Tina Turner Became The Woman I Desired to Be

Editor’s Note: On May 24, 2023, Tina Turner passed away on the age of 83 years old. The below article was originally published in 2021.

The moment you’re feeling seen is powerful. For a lot of Black women, that feeling is few and much between. For the State of Black Beauty, we asked 4 writers to recall the instance of their life they felt SEEN in media. From Janet Jackson to Eartha Kitt, listed here are love letters to our Black Beauty icons who made us feel a little bit less invisible.

When Tina Turner burst into my life, I used to be sitting cross-legged on my grandmother’s shaggy carpet flipping through a glossy coffee table book. I had been observing the book for months at this point, all the time eyeing the face on the duvet. On the time, it felt like a spectacle, something I had no business touching. Tina Turner was in motion on the duvet. And even when she’s not moving in photographic form, she’s moving.


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I finally picked it up, and these photographs became my first interaction with Turner’s physical form and wonder decisions. How she wore her hair, the colour of her lipstick, the dress hems that danced on her upper thighs. As much as these details are accessories in the large lifetime of Tina Turner, these were also players in defining her profession as a Black recording artist. I could tell her beauty decisions were an extension of what she had been through in her life, starting in Nutbush, Tennessee. She had a perspective of the world and on love. I so badly wanted that ability, too.

The Queen of Rock and Roll initially hopped onto the scene with The Ike & Tina Revue within the late Fifties, there was one thing she really had on the opposite girls. She danced wildly. And when her limbs shook, her dark hair followed.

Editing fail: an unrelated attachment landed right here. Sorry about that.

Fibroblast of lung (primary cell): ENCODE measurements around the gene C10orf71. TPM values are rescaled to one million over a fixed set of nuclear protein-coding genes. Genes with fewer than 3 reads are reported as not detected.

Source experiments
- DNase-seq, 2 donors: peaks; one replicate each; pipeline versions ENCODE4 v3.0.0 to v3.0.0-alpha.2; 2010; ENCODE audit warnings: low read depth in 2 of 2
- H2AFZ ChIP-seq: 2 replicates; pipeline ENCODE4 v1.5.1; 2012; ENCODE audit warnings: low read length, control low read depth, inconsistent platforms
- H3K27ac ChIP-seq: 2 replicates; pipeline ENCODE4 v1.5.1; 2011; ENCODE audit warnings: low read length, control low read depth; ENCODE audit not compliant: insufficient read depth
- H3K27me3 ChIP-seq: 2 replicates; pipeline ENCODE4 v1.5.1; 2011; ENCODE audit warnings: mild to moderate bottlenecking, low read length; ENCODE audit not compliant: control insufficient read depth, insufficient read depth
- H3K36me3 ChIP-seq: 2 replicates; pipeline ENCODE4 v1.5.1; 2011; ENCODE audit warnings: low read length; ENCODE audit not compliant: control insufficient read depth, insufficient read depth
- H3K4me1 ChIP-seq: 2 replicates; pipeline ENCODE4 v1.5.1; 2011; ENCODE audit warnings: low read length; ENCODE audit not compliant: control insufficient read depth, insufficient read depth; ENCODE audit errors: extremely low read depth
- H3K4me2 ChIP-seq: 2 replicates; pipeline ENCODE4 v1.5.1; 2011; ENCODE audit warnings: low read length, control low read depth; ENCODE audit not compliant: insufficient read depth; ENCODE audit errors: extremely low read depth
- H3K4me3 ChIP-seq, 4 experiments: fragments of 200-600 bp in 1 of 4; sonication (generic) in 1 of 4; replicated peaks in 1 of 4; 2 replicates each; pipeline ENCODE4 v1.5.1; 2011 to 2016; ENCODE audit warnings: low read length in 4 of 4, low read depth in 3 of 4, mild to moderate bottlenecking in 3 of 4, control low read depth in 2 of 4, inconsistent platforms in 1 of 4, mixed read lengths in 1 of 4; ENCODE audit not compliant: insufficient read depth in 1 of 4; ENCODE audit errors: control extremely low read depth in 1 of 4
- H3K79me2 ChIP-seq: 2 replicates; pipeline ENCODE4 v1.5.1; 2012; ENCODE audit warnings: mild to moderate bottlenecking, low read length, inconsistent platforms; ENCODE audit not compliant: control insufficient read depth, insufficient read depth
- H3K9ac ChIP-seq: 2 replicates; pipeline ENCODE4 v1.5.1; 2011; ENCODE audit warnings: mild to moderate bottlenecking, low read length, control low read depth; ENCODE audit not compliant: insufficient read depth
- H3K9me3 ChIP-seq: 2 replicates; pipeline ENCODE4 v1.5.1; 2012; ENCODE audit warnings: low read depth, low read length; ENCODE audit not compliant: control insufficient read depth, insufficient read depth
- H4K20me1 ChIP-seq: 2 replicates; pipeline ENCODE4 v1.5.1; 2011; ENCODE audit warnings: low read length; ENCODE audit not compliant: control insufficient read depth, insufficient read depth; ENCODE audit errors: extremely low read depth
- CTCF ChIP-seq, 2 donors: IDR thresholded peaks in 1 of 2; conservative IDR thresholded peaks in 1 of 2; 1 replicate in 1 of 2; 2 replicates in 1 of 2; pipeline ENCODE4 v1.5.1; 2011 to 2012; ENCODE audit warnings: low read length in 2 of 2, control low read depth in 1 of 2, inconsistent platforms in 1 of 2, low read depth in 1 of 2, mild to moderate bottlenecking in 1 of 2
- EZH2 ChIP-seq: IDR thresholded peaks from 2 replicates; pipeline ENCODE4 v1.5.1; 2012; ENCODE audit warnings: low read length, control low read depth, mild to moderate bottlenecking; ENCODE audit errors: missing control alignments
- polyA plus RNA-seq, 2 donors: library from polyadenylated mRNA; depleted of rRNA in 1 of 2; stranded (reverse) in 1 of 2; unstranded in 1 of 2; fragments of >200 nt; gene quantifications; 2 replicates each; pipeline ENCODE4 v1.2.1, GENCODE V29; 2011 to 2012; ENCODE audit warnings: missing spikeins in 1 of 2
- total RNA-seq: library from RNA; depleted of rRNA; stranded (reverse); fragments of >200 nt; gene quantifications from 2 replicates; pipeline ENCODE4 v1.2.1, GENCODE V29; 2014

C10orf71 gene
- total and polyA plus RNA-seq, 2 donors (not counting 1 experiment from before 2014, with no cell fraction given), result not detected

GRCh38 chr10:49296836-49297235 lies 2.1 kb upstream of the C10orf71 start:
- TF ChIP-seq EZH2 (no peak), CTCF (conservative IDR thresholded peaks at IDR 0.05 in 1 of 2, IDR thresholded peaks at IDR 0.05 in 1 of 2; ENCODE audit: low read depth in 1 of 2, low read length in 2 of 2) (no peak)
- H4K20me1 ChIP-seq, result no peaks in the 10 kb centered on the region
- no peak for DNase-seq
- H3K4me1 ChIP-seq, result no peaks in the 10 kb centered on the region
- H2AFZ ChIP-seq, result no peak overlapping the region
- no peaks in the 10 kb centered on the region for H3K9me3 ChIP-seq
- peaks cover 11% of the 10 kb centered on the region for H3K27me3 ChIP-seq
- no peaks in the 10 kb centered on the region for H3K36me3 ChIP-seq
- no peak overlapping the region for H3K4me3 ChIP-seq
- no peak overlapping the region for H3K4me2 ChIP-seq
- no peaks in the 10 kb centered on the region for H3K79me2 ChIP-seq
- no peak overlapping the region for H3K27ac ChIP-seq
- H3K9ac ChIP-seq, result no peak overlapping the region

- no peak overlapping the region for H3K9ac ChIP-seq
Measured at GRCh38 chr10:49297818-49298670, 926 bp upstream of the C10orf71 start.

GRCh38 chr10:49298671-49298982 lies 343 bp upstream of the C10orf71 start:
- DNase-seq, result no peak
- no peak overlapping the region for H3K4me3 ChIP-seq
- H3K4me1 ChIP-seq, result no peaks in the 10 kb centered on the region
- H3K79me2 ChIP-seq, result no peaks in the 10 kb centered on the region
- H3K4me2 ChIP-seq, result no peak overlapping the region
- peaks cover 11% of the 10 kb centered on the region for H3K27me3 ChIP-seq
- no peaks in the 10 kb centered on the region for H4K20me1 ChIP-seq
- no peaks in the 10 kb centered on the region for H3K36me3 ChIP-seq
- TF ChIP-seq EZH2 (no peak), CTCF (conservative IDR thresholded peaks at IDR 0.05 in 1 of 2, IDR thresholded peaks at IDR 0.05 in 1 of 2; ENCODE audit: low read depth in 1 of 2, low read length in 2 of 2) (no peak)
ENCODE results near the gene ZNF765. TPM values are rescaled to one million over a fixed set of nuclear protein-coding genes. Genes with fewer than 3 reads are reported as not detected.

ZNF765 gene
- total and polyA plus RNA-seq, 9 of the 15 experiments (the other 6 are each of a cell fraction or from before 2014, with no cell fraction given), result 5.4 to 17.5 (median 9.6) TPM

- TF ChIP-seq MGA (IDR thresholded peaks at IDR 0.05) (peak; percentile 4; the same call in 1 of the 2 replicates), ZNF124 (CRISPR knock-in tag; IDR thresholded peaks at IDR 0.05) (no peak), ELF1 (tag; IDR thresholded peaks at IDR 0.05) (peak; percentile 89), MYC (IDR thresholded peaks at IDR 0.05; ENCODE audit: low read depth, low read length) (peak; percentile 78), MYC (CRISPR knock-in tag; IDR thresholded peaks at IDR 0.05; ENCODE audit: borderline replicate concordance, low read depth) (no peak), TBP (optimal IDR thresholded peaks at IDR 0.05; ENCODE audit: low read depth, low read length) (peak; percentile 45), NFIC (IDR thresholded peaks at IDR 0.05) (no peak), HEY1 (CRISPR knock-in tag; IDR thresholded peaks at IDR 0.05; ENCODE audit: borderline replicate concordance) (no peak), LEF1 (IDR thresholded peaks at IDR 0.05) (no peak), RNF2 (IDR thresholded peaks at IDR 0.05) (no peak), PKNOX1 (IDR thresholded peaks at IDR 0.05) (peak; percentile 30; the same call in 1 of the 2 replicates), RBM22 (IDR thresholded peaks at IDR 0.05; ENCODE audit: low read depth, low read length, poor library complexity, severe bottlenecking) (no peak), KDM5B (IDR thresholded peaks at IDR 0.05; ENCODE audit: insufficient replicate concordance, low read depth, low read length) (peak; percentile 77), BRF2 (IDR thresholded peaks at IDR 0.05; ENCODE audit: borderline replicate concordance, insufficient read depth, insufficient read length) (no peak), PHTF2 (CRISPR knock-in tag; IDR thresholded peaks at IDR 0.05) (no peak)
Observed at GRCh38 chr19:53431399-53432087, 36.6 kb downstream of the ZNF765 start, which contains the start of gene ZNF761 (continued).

When Turner emerged again because the comeback kid in 1984, free from Ike Turner and an abusive marriage, she debuted a sharper look. Her hair was cut right into a shoulder-length bob with blunt, tousled pieces and a number of volume. It was the style that went on to define the ‘80s. Her hair, as in her wigs, those she cut and shaped herself from the start of her profession. I watched a Youtube clip of her preparing for a show in Budapest: furiously putting brown eyeshadow on her lids. Tina was not moving slowly — on stage or off — so you could possibly see her. She wasn’t consumed with being for everybody. She was not aiming to be liked. She had already tried that. Now, she was aiming to be Tina. She was a lady who had found her place to be an extended time ago: on stage. And her beauty was not buttoned up.

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And although her signature shag has modified barely through the years, it’s all the time matched her attitude. I soon began to understand that Tina’s beauty was a mirrored image of what she wanted people to learn about her. I desired to know the way she had grow to be that way. So I looked to my grandmother, the owner of that coffee table book.